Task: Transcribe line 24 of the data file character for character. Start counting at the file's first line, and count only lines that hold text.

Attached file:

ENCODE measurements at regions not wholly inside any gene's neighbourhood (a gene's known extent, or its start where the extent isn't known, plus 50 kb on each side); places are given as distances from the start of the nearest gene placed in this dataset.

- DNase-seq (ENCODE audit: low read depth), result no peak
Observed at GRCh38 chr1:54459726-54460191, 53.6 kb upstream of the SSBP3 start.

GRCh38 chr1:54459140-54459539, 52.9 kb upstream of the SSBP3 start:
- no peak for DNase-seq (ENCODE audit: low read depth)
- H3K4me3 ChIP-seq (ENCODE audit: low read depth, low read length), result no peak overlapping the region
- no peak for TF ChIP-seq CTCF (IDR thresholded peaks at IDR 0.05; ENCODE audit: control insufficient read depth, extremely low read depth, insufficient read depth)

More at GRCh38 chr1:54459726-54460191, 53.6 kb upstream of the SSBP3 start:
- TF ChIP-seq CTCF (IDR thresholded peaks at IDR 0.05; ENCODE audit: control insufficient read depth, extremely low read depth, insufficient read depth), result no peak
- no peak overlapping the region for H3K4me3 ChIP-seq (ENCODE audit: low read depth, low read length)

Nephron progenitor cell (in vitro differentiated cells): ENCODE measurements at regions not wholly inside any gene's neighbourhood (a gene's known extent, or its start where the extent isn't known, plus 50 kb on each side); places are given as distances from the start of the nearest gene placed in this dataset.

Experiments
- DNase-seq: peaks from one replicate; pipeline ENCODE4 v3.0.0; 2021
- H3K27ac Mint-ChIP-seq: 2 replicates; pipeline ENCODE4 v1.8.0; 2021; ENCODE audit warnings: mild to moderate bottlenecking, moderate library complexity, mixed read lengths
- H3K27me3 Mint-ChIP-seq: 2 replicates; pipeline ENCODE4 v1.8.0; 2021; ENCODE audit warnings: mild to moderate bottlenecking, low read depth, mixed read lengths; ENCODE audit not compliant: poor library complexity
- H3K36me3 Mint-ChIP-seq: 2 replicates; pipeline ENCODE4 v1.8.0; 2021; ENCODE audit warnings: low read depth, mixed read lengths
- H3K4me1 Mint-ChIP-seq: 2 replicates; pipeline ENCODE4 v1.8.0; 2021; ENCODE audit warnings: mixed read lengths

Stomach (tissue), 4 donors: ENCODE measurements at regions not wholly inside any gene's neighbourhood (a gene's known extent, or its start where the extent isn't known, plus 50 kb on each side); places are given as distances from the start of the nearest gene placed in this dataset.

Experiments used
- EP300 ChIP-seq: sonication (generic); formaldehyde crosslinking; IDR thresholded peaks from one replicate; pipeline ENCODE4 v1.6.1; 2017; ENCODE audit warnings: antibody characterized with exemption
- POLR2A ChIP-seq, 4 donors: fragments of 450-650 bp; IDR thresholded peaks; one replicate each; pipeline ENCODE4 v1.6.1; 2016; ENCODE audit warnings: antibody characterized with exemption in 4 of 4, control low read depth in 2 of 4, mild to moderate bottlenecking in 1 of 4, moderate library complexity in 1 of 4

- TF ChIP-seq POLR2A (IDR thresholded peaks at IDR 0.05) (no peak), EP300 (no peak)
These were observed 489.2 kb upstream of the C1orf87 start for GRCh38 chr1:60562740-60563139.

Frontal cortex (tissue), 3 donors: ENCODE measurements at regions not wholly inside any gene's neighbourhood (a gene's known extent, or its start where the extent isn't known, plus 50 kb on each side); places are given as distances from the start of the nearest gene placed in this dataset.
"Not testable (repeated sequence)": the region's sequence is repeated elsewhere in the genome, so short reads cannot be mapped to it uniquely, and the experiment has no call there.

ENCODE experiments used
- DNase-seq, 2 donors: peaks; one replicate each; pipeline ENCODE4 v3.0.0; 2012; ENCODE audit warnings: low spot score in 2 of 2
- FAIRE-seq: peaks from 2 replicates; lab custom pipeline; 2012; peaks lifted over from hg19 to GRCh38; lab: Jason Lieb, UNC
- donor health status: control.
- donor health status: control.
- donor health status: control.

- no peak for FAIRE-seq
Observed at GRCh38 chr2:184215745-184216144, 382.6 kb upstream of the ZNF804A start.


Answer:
Frontal cortex (tissue), 3 donors: ENCODE measurements at regions not wholly inside any gene's neighbourhood (a gene's known extent, or its start where the extent isn't known, plus 50 kb on each side); places are given as distances from the start of the nearest gene placed in this dataset.